Ladd's scouting mission

Thrashers captain Andrew Ladd. (KEVIN C. COX/AFP)

Thrashers captain Andrew Ladd. (KEVIN C. COX/AFP)

PAUL FRIESEN, QMI Agency

, Last Updated: 11:33 PM ET

WINNIPEG - It appears Andrew Ladd was a tad surprised at his first real look at his potential new home.

The captain of Winnipeg’s new NHL team, fiancee in tow, poked his head into the ’Peg, Thursday, and much to his amazement didn’t find an isolated, mosquito-infested shantytown with one coffee shop and gravel roads that roll up every night.

“Even in my short time here, it’s a lot different than even I expected,” Ladd said, mentioning our selection of eateries and nice neighbourhoods, for starters. “I guess I didn’t really know what to expect.”

That’s how it is with most NHL players who’ve never been here for more than a cup of coffee — or a game in the minors.

Some even think we don’t have any parks (hello, Ilya Bryzgalov — are there enough Russians for you in Philadelphia?).

So Ladd decided to scout it out, on his own dime, not only for himself — as a potential restricted free agent, he has to decide if he wants a long-term relationship with us, or just a one-season fling — but for his teammates, who want to know if they’re moving to the end of the earth, or if you can at least see it from Portage and Main.

“We were kind of in limbo, and this hopefully gets the ball rolling,” the 25-year-old from Maple Ridge, B.C., said. “Maybe I can provide some info for a lot of the guys that are unsure about what’s going on here and what it’s like. Especially how you’re treated with ownership goes a long way. And we didn’t have that great an experience in Atlanta with that.”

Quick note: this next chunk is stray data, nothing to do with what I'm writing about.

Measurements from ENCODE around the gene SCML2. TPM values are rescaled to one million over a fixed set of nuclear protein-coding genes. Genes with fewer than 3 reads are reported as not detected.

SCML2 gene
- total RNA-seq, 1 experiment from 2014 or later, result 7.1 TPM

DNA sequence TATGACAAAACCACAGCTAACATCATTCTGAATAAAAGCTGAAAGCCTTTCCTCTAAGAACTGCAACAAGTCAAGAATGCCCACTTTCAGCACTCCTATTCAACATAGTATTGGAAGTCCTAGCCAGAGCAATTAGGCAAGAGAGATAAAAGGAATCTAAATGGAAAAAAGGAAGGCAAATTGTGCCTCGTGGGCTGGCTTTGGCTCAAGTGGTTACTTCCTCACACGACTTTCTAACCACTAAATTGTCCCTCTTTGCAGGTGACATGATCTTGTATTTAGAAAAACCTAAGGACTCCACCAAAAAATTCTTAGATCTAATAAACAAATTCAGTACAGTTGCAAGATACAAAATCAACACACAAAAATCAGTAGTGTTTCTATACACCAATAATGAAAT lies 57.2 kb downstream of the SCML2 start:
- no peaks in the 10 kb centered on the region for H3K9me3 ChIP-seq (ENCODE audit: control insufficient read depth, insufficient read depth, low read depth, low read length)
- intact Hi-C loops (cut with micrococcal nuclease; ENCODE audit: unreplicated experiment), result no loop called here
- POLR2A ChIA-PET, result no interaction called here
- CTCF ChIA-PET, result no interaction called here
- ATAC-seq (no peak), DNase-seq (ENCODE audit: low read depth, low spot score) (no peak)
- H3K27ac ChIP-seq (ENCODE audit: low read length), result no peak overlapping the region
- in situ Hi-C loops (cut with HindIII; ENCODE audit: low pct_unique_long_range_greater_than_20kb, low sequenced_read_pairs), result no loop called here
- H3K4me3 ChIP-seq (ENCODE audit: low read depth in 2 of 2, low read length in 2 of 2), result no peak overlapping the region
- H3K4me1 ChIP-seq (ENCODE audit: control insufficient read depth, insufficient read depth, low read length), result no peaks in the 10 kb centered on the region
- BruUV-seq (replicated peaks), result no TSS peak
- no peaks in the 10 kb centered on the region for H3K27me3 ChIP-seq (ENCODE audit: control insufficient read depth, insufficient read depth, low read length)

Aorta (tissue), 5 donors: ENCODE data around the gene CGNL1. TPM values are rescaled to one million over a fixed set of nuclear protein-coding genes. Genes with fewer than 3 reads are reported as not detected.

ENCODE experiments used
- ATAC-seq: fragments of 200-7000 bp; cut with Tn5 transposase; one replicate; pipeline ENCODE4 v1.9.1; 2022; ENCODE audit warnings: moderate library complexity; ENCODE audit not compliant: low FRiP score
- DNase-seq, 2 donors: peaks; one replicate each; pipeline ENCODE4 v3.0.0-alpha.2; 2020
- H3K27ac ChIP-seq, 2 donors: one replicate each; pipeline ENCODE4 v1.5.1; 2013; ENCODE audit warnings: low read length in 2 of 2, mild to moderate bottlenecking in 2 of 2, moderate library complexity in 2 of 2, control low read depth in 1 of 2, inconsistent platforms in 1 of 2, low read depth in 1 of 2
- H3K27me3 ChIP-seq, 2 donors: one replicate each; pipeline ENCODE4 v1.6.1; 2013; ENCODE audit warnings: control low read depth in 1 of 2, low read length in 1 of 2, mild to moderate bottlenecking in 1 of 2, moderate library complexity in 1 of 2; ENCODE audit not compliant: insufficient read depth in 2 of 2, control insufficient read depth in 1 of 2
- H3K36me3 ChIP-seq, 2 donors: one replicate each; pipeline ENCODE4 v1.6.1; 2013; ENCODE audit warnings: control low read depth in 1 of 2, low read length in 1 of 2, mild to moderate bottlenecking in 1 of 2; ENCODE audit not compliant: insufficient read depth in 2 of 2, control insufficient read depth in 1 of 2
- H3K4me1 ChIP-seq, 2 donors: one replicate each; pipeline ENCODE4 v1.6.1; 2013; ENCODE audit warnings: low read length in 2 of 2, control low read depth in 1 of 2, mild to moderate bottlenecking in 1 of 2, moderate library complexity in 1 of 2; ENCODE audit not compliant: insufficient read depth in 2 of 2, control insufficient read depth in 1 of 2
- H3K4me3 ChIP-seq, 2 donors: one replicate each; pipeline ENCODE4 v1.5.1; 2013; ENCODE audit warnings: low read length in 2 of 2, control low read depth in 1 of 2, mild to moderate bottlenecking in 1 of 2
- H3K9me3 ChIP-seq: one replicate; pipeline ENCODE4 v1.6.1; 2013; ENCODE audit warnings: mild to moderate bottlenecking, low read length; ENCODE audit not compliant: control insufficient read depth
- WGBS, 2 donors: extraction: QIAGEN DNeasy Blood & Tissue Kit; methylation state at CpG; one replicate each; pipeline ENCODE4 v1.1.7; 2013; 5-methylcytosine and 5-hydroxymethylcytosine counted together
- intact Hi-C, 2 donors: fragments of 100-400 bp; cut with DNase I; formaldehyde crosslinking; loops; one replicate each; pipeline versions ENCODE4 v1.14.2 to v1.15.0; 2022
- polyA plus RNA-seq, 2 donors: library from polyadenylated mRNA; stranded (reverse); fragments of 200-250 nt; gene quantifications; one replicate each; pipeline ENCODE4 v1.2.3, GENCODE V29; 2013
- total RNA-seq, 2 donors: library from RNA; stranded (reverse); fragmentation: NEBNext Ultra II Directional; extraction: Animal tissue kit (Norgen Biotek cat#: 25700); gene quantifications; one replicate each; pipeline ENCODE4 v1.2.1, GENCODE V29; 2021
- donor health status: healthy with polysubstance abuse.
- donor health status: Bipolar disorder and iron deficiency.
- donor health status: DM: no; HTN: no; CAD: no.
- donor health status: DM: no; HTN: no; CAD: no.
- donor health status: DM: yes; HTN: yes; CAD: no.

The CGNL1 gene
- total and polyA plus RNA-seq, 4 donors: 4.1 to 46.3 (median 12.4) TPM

No, they didn’t.

So perhaps players will be willing to put up with a pothole or three, some bugs and five months of serious winter to be treated like real pros.

Ladd calls it the culture of an organization. The details, how your family’s treated, things like that.

The feel of the place, too. Are the higher-ups easy to talk to?

With his old assistant GM in Chicago, Kevin Cheveldayoff, waiting here to greet him with a big smile and a handshake, Ladd got an extremely positive first impression. And you only get one shot at that.

“Most players are just excited to play in Canada and be part of a hockey-crazy atmosphere,” Ladd said. “I’m sure there are guys that have their reservations about coming. But you’ve just got to come here and experience it, see what it’s like.

“If guys know coming in that it’s going to be an exciting, comfortable place to play, that’s only going to help.”

We should have the exciting part down. A hockey-starved province that gobbled up 13,000 season tickets worth some $200 million over the next five years will see to that.

Comfortable? Well, yeah, if you have a fireplace and a companion for those long winter nights.

Of course, nothing says comfort quite like cold, hard cash.

Which brings us to True North’s plan to hold tight the reins on this yet-to-be-named horse, keeping it in the lower-to-middle lanes of the NHL’s financial track.

For a guy like Ladd, who plays to win, that could be a deal-breaker, no?

“That’s fine,” the two-time Stanley Cup champ said. “As long as you know that when push comes to shove, after that building process and they know that there’s a chance to win, they’ll make the moves to help the team. As far as I’ve been informed, they’re willing to do that. That’s all I need to hear.”

Sounds like this negotiation should be smoother than a Teemu Selanne rush.

After trades out of Carolina and Chicago, and a now a relocation from Atlanta, Ladd sounds like a young man looking for a home.

Thursday, he may have truly seen it for the first time.

Just don’t tell him he beat the mosquitoes.


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